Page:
For years, Bob Peterson would go down to the old Second Street garage, play cards and pool, and imagine what the old ad on the east side of the building might look like.
But that was before he bought the building.
Now, after three years of planning, the Firestone tire ad painted on the brick more than a century ago is back.
“I’ve seen that sign up forever,” said Peterson. “I didn’t know I was ever going to end up with the building.”
After being able to connect with Mike Meyer of Meyer Signs in Mazeppa, Meyer was thrilled to begin working with Peterson. They researched what the original ad looked like since they couldn’t make out all the writing. Peterson knew the building was built in 1916 as Fox’s Garage and says that was likely the same ad that was on the building shortly after it was built since it appeared in many magazines that year.
Meyer uses some techniques that were used in the old days like transferring the image with patterns of small holes and charcoal.
“That’s how a lot of stuff was done back then, and it’s still done today,” said Meyer of the pattern transfers. “I’ve seen the newer technology where they try and put a sticker on a bill wall like this, and it just doesn’t work because the weather gets behind it and peels it up.”
He also used another technique, called “cutting in,” which separates two colors by only using the paint brush, and without masking tape or another aid. Meyer used water-based acrylic paint instead of the long-lasting but hazardous lead paint.
Meyer recalls seeing the wall for many years, and never knowing who owned the building until Peterson contacted him. He also enjoys tracing back into history, especially in cases like this when recreation is involved.
“All we could see is the “R” and “B,” so I did some research and I found the ads,” said Meyer. “Firestone is now red and white, but in the early days it was blue and orange. You’ll see a lot of porcelain signs that are both colors, but this is how it was.”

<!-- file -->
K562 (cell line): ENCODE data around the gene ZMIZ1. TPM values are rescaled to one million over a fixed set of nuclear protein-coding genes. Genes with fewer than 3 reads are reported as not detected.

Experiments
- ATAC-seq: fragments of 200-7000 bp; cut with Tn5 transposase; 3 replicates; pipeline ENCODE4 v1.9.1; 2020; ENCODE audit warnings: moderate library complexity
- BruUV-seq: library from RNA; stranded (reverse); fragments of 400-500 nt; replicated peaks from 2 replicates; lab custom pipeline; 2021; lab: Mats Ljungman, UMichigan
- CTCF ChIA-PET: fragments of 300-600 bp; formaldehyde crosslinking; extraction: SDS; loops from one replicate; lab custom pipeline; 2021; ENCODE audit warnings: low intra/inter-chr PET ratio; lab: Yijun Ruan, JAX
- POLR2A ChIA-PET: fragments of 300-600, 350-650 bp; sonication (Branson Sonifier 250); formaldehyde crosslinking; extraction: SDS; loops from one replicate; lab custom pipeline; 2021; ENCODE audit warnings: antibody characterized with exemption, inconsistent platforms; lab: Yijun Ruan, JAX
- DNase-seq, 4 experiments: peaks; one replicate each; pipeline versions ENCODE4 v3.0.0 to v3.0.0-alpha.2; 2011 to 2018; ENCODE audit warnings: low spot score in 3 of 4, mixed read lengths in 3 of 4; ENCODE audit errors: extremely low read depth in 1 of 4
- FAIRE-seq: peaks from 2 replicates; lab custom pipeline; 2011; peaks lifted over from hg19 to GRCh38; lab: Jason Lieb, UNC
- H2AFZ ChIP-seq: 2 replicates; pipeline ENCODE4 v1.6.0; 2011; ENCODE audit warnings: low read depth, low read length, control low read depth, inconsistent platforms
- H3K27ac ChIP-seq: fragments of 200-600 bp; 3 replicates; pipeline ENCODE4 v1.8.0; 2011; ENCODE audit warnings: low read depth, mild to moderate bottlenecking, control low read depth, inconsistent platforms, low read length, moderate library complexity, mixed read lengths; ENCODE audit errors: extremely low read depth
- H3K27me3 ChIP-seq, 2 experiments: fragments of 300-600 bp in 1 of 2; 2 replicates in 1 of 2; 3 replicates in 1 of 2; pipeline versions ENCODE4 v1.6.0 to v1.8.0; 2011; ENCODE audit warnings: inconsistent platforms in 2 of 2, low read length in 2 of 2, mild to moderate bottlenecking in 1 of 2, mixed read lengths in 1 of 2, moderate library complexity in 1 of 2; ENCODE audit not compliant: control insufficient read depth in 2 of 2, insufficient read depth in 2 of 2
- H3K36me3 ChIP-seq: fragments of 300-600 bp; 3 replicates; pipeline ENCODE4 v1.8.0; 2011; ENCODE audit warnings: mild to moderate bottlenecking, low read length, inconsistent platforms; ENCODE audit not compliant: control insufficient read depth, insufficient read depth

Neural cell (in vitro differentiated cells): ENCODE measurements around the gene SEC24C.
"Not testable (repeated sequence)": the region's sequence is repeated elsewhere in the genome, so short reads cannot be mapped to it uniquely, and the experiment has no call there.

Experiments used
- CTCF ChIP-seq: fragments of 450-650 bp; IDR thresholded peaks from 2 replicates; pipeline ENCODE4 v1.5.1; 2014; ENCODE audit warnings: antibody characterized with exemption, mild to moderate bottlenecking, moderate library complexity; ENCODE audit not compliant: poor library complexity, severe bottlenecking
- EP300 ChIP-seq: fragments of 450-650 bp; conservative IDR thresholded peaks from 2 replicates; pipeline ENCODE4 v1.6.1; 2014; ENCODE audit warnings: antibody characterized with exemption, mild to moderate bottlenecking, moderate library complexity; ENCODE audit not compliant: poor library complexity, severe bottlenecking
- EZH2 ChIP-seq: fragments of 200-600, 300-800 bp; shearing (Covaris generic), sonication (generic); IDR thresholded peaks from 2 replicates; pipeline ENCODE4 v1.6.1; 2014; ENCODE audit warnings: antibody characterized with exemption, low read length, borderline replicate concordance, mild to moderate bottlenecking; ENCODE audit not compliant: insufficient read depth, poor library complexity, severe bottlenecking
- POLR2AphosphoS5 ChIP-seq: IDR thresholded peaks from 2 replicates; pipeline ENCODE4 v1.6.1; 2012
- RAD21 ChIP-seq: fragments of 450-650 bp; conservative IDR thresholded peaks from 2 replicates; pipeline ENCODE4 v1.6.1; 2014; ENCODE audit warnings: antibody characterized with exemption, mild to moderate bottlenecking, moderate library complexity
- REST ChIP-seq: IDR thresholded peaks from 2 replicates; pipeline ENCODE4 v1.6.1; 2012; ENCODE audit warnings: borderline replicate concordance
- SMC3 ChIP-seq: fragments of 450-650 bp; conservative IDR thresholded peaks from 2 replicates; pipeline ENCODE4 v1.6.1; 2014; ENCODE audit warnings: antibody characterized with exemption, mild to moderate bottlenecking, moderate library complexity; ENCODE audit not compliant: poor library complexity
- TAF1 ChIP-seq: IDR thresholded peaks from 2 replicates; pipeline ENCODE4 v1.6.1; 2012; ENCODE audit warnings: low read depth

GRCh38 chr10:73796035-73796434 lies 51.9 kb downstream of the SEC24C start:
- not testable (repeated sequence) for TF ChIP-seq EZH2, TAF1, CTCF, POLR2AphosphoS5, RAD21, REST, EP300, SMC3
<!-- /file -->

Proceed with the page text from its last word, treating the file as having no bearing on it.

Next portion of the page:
While painting Thursday and Friday afternoon, he even dressed the part of a sign painter from those days, complete with a top hat, cigar, long-sleeve button down shirt, suspenders and an old Studebaker filled with his painting equipment.
“Part of it is entertainment, it really is,” said Meyer his old time garb.
The top of the ad features the words Fox’s Garage, the name of the building when it was first built. Peterson says from 1916 to 1958, the building housed the original Ford garage and it was strictly a Ford garage from the late 30s to 1958.
On the west side of the building, Peterson wants to paint another sign with the building’s former names, including Feeley Ford or Viking Auto. He also hopes to have a mural of Kenyon’s Main Street from the 1920s-30s painted on the remainder of the wall. Those plans have been put on hold as Peterson has been unable to get permission from the owner of the neighboring lot.
“I was glad to get this sign done just the way is was originally,” said Peterson.
Peterson says he’d like to turn the old garage into a museum where he can display more of his memorabilia. Currently, he has items in other locations like the Kenyon Fire Hall and Gunderson House.
“It’s slowly getting in shape, but it all takes money,” he said.